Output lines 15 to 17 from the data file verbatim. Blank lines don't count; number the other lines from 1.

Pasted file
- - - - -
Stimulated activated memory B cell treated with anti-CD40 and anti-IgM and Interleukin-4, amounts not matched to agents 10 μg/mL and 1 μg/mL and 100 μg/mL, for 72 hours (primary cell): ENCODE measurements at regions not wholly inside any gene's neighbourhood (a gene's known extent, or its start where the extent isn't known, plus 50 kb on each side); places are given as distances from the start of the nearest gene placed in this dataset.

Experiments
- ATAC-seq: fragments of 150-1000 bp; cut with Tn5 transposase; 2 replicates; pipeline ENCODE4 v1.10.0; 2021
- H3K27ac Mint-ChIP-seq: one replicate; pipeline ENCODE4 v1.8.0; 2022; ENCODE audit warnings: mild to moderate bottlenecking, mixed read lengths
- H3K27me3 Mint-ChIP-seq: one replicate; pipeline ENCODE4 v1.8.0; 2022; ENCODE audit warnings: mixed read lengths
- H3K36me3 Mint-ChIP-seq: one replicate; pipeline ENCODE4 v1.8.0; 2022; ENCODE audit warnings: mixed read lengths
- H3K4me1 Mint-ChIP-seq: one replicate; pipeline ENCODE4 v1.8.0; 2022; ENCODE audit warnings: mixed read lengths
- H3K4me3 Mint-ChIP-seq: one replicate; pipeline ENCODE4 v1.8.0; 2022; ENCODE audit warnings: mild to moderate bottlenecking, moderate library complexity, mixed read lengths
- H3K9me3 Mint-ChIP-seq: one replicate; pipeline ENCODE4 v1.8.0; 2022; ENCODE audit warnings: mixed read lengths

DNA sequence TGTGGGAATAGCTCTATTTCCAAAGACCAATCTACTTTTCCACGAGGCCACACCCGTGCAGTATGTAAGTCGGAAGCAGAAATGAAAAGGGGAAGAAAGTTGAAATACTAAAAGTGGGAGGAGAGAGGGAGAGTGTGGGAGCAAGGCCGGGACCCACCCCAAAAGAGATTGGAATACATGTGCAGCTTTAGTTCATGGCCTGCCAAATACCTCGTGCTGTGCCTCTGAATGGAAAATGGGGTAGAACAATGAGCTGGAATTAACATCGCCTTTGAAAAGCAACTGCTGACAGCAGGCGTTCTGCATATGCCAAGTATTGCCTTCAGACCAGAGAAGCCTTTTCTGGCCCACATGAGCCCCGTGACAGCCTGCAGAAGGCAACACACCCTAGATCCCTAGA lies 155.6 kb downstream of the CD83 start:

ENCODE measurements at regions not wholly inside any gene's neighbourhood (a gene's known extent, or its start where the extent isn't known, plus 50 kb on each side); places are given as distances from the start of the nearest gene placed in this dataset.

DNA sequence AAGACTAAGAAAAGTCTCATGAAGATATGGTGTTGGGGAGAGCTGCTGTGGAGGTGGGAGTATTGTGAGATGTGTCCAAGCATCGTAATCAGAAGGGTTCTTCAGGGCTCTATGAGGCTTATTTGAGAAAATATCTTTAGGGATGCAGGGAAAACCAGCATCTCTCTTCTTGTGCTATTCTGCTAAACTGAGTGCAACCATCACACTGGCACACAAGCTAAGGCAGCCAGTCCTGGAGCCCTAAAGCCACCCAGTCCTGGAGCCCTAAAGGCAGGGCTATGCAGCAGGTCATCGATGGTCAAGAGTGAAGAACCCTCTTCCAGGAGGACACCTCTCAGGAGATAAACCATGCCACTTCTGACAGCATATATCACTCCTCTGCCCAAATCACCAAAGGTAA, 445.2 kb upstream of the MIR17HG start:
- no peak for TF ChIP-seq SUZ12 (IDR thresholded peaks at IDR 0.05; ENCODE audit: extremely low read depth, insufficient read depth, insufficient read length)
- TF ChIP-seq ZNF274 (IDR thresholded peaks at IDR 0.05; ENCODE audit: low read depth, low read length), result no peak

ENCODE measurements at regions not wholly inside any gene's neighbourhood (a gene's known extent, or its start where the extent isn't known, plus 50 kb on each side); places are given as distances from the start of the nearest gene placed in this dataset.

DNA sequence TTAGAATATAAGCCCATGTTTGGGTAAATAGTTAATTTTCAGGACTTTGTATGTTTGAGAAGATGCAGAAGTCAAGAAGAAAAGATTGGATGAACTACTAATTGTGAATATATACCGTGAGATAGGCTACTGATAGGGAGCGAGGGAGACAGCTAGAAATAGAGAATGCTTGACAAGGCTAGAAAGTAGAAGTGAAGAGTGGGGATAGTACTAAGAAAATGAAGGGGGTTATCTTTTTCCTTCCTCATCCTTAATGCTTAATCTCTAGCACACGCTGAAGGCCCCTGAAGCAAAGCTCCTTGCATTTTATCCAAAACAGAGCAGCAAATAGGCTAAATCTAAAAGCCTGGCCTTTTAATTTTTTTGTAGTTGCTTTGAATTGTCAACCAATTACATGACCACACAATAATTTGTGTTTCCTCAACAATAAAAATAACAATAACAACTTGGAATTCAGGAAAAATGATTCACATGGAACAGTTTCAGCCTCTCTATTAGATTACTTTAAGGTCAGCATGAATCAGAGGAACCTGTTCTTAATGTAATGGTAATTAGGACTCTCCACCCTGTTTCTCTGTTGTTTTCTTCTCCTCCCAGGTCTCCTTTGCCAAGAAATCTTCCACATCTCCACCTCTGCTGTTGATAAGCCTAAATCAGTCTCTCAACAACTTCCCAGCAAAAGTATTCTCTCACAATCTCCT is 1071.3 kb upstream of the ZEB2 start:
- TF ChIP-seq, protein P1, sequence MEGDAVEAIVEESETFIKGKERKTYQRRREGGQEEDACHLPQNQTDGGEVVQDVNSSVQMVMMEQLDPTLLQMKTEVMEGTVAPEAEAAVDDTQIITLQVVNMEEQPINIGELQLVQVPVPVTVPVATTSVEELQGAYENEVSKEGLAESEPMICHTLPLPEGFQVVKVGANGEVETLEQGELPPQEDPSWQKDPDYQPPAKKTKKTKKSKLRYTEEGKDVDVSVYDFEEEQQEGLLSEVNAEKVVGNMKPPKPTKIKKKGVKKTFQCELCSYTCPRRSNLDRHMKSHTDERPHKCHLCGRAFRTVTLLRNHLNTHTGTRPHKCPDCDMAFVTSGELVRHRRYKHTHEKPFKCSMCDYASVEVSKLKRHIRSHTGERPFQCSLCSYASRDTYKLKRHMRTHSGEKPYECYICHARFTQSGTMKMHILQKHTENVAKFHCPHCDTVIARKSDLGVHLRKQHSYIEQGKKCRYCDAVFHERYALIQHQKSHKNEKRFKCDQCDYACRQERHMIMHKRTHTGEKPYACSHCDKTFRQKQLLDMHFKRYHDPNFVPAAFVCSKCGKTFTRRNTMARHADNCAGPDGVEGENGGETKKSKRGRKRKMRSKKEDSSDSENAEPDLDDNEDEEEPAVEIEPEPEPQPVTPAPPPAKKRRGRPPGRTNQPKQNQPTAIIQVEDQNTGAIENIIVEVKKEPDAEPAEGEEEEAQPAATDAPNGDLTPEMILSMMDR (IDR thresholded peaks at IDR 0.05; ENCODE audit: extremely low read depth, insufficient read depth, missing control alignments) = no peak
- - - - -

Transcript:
ENCODE measurements at regions not wholly inside any gene's neighbourhood (a gene's known extent, or its start where the extent isn't known, plus 50 kb on each side); places are given as distances from the start of the nearest gene placed in this dataset.

DNA sequence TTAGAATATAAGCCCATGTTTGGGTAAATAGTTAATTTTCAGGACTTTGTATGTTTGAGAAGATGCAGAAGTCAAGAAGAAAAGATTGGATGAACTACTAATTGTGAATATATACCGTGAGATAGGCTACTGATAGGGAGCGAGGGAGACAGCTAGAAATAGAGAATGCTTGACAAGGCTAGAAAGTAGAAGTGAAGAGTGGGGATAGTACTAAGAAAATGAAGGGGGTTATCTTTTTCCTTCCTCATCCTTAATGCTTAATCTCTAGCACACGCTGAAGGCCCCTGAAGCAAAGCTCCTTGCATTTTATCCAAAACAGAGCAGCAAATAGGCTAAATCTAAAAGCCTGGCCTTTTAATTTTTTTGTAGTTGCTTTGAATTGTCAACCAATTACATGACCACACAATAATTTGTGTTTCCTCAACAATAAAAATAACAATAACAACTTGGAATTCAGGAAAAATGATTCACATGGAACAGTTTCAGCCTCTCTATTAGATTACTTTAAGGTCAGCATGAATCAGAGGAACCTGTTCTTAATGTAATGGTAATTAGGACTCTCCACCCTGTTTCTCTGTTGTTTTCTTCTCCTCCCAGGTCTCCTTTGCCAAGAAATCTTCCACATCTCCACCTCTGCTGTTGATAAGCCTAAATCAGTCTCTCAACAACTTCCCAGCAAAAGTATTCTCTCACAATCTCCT is 1071.3 kb upstream of the ZEB2 start:
- TF ChIP-seq, protein P1, sequence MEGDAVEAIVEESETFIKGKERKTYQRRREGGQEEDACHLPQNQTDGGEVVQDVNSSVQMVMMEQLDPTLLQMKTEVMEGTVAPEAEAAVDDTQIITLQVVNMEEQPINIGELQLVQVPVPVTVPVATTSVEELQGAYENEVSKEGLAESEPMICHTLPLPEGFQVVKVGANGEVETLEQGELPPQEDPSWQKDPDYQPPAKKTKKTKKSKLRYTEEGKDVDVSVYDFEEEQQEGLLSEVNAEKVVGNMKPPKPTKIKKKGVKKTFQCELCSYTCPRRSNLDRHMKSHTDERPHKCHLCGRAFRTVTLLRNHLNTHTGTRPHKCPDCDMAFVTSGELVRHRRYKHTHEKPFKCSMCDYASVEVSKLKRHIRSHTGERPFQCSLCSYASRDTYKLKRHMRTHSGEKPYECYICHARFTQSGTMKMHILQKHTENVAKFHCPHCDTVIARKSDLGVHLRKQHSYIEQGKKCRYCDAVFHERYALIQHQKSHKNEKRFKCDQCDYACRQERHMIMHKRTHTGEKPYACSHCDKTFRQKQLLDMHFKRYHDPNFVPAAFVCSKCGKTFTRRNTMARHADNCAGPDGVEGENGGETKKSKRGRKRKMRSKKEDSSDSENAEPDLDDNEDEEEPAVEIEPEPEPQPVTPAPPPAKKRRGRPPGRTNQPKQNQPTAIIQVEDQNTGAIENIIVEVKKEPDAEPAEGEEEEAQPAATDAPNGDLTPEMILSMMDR (IDR thresholded peaks at IDR 0.05; ENCODE audit: extremely low read depth, insufficient read depth, missing control alignments) = no peak